3) Patrick Beverley is out for the season and the Los Angeles Clippers have some hard questions to answer. For the first four games of the season, we saw the potential of what this Clipper roster could be — four head-turning wins. Then the injuries started to pile up — Milos Teodosic, Danilo Gallinari, and starting point guard Patrick Beverley — and so did the losses. Nine in a row, until they picked up a road win in Atlanta Wednesday.

Now comes a brutal blow — the Clippers have lost point guard Patrick Beverley for the season. He had microfracture surgery on his knee and will be out until next season.

That’s a real blow to the Clippers, and it means they may need to answer some harsh questions. If the losses continue to pile up and this is clearly not a playoff team by the time we get to Christmas — a reality that became a more possible on Wednesday — do they need to trade free agent to be DeAndre Jordan? Other teams are already calling and asking if he is available in a trade, if the Clippers think they can’t resign him this summer (or at least the odds are lower than they like) they have to consider the move. Los Angeles wouldn’t get a lot back for a rental, but they would get something to help the rebuild they need to consider.

The other question: How much longer is Doc Rivers the coach. The sense from many around the league is the reason he wasn’t let go when he was stripped of his GM powers this summer was he is making more than $10 million a year and had a couple of years left on his deal, and that was too much for even Steve Ballmer to just eat. Plus Rivers has shown he can coach. Whether he can coach this team still is a different question entirely. Right now, this team is not responding to him, and the sense around the league is the question is when, not if, he will be let go.

Kevin Durant and Russell Westbrook go head-to-head, literally (video)

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This sure didn’t look like just another game for Kevin Durant – and not only because the Thunder beat the Warriors for the first time since he left.

The 108-91 Oklahoma City victory didn’t look like just another game for Russell Westbrook (34 points, 10 rebounds, nine assists and four steals), either.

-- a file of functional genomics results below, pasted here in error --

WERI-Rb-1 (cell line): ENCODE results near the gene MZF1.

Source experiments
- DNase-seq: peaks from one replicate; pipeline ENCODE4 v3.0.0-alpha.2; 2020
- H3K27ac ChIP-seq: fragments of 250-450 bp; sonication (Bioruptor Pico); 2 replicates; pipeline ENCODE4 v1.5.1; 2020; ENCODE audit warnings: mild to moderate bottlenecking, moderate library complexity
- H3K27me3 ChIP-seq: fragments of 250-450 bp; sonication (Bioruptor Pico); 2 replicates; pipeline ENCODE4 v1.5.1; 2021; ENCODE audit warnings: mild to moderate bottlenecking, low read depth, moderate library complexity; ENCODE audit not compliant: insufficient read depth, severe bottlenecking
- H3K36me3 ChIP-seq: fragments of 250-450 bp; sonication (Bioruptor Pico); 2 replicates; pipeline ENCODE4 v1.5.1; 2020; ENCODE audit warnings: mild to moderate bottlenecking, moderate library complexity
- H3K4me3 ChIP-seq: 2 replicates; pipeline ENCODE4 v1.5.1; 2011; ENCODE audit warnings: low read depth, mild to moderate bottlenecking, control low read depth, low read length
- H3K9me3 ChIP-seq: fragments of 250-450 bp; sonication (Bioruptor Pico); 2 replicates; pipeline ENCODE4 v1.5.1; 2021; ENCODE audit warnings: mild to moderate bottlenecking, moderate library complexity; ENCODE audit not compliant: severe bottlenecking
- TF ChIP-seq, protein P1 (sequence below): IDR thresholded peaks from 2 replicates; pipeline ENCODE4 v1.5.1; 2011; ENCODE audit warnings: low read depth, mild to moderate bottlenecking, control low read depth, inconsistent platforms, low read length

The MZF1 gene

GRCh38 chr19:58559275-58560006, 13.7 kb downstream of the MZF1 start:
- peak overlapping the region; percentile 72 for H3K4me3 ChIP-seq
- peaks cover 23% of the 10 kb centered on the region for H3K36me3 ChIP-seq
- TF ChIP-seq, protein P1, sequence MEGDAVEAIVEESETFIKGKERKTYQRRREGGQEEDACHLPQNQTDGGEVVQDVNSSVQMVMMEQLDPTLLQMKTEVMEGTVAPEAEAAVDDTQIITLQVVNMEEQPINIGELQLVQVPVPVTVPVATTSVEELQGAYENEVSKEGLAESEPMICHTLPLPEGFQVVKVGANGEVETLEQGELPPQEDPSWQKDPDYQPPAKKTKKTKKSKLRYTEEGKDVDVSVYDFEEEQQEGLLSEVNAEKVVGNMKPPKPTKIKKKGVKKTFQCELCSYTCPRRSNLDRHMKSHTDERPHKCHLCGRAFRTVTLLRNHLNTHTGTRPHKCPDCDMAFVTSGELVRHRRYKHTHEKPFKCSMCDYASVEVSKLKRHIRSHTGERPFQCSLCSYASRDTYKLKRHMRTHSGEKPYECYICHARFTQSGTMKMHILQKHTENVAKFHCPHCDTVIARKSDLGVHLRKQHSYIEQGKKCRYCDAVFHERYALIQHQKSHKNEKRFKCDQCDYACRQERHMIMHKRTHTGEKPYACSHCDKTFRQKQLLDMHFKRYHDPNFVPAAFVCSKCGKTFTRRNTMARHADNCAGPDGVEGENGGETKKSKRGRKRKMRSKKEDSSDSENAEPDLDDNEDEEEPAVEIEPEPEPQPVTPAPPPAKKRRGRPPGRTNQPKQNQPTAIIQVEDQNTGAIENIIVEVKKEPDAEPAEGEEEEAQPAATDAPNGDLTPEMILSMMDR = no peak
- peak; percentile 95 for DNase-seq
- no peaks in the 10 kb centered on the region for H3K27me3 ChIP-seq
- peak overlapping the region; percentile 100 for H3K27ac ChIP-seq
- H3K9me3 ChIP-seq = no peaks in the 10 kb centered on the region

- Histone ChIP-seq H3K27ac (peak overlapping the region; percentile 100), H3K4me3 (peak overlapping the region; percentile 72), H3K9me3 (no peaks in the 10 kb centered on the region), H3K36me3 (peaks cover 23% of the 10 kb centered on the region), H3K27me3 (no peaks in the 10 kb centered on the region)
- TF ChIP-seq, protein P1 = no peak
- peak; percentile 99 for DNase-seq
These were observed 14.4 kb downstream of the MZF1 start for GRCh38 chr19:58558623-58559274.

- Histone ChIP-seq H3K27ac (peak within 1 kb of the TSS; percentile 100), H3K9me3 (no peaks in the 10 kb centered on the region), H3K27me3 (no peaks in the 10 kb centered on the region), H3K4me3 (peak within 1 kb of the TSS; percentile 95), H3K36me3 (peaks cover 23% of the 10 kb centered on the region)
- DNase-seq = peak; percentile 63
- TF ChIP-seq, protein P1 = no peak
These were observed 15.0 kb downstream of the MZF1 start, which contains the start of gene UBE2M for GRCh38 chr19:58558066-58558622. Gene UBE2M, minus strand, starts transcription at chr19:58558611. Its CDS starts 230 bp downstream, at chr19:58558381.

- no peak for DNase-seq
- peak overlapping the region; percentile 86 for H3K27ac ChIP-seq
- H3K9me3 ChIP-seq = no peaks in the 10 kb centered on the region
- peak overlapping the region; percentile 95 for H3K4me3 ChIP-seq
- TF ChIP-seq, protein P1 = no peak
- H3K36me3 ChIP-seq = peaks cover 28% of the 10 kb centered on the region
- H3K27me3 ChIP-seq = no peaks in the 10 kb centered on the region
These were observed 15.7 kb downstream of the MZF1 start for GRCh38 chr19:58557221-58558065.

Harrison Barnes banks in game-winning, buzzer-beating 3-pointer (video)

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With the shot clock off in the fourth quarter and the game tied, Grizzlies big JaMychal Green put back Tyreke Evans‘ miss with a clutch flush. There’s a very fine line between ensuring the last shot and leaving time for an offensive rebound, and Memphis threated it almost perfectly.

Emphasis on “almost.”

The Grizzlies left the Mavericks 0.5 seconds, which Harrison Barnes used to bank in a 3-pointer – off a pinpoint bounce pass by Dennis Smith Jr. – to give Dallas a 95-94 win.

Heat snap Celtics’ 16-game winning streak

AP Photo/Lynne Sladky
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The Celtics didn’t have another comeback in them.

After overcoming a 13-point fourth-quarter deficit against the Mavericks on Monday to extend its winning streak to 16 games, Boston lost to the Heat tonight, 104-98. The streak ends as the NBA’s longest since the Hawks won 19 straight during the 2014-15 season.

The Celtics trailed Miami by 16 in the fourth quarter then cut the deficit to only one with three minutes left. But Dion Waiters hit back-to-back 3-pointers, helping the Heat pull away.

Goran Dragic (27 points) and Waiters (26 points) led Miami, which needed a reason to feel good after losing three of four to fall to 7-9.

The Celtics, on the other hand, still have a four-game cushion over the rest of the Eastern Conference. This might help them regain focus.